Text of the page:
Photos from ASCO 2016

“Collective Wisdom” is the theme for this year’s ASCO’s Annual Meeting in Chicago. Our attending team includes Melinda, Barbara, Jason, Andie, Kathi, Donna, Stacie and Marion.  Melinda and Barbara staffed the exhibit while the rest of our team were dispersed throughout the conference halls attending sessions or connecting with the various biopharma industry, researchers, physicians and advocates. In the past 5 years, cancer immunotherapy has captured the attention of the medical community and the general public; however scientists are questioning the challenges of successfully integrating immune-oncology in cancer care. We know that  immunotherapy research is still in its infancy.   Many scientists and doctors around the world are studying new ways to use immunotherapy to treat cancer. There is not a clear understanding as to why some patients... read more

Chemo 101

It has been awhile since I last wrote. My apologies. I have good intentions but then I get home from work and sometimes the thought of starring at the screen doesn’t sound so fun. However, I feel this is an important topic, chemo. I asked my trusty group of cholangio friends the following questions: What’s some advice you give someone just starting chemo and/or radiation? Or any other procedure associated with this cancer. What are your thoughts or feelings on chemo ending? Whether it was because your doctor didn’t feel the need for it anymore because NED. Or you needed to stop and give your body a break. Or you personally decided to stop chemo and why? I ask because there are so many... read more

Get connected

Cancer is a scary word. Cholangiocarcinoma is an even scarier word. What makes it better is finding other people affected by Cholangiocarcinoma. It’s no easy feat, I know. It’s a small community with only 2-3,00 people diagnosed each year in the United States. The more people you connect with the better you feel. At least for me that’s how it is. You can start through The Cholangiocarcinoma Foundation message boards. Last October, about two months after my resection I heard about Immerman Angels. Through them I was connected to my mentor, who has turned out to be a very dear and close friend.  Fast forward two months later to December when I participated in The Cholangiocarcinoma Foundation Giving Tuesday contest. I entered my photo in the... read more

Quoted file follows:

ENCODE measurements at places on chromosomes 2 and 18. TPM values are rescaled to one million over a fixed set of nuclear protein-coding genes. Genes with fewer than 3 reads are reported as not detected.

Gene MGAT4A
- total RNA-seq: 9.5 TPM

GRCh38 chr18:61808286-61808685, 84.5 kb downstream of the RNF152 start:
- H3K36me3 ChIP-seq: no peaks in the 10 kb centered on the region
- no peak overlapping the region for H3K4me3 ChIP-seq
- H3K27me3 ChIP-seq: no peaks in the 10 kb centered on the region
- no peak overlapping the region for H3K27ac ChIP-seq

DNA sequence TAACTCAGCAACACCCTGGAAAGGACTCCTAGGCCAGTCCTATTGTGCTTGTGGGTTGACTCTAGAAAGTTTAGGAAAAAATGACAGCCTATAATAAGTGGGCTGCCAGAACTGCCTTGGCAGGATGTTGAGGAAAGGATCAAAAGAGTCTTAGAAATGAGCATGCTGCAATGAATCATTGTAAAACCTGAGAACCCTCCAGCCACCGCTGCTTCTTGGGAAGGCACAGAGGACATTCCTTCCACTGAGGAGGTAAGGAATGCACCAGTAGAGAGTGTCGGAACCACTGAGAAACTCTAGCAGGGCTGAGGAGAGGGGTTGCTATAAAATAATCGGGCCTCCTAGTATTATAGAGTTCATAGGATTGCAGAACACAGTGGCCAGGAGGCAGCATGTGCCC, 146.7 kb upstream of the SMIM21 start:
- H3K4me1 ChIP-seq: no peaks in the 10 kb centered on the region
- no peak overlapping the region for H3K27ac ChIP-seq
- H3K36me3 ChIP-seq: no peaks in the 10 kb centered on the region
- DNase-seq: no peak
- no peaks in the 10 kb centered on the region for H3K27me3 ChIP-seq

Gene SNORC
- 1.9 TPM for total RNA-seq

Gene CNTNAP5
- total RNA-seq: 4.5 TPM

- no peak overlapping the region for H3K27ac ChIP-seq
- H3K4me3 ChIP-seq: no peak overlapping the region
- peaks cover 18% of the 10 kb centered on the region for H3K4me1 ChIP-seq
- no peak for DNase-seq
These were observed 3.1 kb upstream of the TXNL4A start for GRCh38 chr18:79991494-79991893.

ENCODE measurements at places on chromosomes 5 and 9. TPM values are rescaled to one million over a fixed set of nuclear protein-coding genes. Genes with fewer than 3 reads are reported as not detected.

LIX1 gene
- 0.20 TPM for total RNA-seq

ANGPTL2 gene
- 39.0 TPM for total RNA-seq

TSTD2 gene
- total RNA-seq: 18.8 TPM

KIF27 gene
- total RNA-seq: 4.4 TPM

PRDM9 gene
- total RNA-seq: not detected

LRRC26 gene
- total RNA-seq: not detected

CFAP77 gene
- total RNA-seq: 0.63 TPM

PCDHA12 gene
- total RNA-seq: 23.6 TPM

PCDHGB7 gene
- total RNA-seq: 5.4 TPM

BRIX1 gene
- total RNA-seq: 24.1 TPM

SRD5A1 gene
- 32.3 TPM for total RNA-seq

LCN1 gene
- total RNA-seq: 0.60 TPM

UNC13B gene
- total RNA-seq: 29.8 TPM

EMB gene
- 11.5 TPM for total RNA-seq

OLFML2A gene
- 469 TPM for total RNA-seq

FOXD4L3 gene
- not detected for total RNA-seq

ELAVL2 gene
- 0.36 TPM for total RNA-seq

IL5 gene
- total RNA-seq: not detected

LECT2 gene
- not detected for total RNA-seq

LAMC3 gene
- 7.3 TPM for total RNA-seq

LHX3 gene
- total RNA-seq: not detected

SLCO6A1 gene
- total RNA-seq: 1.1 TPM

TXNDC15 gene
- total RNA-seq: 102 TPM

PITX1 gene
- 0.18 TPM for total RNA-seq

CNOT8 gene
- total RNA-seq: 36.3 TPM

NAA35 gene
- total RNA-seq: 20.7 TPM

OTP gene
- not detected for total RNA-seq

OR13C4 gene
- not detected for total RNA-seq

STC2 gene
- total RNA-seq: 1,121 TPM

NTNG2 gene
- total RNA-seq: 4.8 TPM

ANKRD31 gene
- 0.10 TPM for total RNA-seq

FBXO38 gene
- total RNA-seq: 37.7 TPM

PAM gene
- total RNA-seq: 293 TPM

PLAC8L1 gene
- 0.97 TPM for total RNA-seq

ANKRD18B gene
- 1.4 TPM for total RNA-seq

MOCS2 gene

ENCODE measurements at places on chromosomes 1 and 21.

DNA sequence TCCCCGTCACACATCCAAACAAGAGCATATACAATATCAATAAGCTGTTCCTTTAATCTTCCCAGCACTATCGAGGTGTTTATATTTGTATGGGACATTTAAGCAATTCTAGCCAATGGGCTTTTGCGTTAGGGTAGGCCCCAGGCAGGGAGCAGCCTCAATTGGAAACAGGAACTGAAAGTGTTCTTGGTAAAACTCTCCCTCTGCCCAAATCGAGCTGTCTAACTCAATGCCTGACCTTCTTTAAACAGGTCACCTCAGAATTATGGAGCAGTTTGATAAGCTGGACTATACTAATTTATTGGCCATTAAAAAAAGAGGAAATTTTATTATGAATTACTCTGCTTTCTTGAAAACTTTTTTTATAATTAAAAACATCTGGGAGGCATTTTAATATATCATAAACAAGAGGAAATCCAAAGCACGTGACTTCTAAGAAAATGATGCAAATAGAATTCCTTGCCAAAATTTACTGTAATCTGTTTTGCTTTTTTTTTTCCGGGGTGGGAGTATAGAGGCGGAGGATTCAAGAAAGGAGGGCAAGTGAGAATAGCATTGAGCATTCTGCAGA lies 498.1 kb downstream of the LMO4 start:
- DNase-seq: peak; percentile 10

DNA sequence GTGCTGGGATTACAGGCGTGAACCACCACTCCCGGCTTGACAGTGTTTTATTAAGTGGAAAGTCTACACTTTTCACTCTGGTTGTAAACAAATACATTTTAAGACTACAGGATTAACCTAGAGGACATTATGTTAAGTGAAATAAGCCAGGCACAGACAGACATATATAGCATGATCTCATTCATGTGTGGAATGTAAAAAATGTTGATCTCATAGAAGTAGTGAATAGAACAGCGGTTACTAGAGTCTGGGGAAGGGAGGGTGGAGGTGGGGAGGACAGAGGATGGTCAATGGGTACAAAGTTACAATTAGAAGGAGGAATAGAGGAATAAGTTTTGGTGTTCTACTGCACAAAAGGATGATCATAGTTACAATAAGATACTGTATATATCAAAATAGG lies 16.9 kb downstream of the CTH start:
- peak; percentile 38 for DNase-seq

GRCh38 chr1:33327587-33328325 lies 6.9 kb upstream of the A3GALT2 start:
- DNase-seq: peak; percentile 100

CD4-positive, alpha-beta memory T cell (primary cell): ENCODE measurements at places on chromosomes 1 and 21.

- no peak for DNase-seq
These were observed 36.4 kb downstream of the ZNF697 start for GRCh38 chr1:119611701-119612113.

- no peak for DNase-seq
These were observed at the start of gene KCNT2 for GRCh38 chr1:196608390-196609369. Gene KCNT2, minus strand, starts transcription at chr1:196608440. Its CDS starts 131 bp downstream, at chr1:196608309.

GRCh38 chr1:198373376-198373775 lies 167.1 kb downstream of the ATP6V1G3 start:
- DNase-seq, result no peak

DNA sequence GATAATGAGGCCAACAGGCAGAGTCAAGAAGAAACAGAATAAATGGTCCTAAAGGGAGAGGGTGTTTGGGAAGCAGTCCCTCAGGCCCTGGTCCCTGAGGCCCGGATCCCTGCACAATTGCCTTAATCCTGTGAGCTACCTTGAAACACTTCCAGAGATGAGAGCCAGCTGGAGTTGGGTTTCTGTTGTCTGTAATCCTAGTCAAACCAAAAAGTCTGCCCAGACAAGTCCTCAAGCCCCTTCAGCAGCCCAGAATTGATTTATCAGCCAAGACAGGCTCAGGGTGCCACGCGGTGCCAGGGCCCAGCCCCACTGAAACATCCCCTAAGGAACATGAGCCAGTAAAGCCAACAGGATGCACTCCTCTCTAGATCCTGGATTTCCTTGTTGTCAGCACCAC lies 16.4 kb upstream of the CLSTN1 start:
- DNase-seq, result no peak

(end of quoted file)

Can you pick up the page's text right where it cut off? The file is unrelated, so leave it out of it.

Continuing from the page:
Don’t listen to the statistics.

Awhile ago I asked a group of people and not just ordinary people but cholangiocarcinoma fighters, what’s one piece of advice you’d give about anything related to Cholangiocarcinoma? Below are their exact responses but first my piece of advice is; DON’T LISTEN TO THE STATISTICS! “Perfect advice….6 months…to what…Perfect my karaoke voice and hip shake” “Go to doctors who specialize in this rare cancer. Don’t hesitate to get second opinions on everything.” “In this case sometimes everyone is not created equal, sometimes it depends on your body how reacts to treatments . Or what kind of cancer tumor you have. But remember we are all here for each other.” “Don’t wait for tomorrow, do it today.” “Listen to yourself and how you feel. Fight for... read more

A Story of Hope

I was asked by the Foundation to share this story. I was more than happy to. It’s an incredible story and full of inspiration. I have talked to many people who have been told they are/were unable to have a resection. I know some of the those people endured months of chemo and radiation and were eventually able to have a resection. I hope Matt’s story gives others hope as well. “Life is an obstacle course for this very brave couple. Meet Matt (36) and Lauren O’Quinn from McDonough, GA. Matt’s journey began in November 2010.  Prior to this time, Matt O’Quinn was a healthy 30 year-old with no medical issues.  One day, Matt’s wife Lauren noticed the whites of his eyes formed a yellow... read more

Advocacy, Public Policy and the Cholangiocarcinoma Foundation

Influencing health care in the legislative arena assuring for an effective health care system is of great interest to the Cholangiocarcinoma Foundation and the patient community at large. We recognize that many issues are too big or complex to be easily resolved by a single organization and that it requires the knowledge of organized groups. In order to ensure that rare disease patients are heard in the State and Federal Government, advocates must make contact with their respective legislative and Federal constituents. Marion Schwartz, Chief Advocacy Officer, joined a Rare Disease Legislative Advocate meeting with Senator Barbara Boxer’s Office on August 13th. The focus was the 21st Century Cures Act, which passed in Congress and now goes to the Senate for the not yet... read more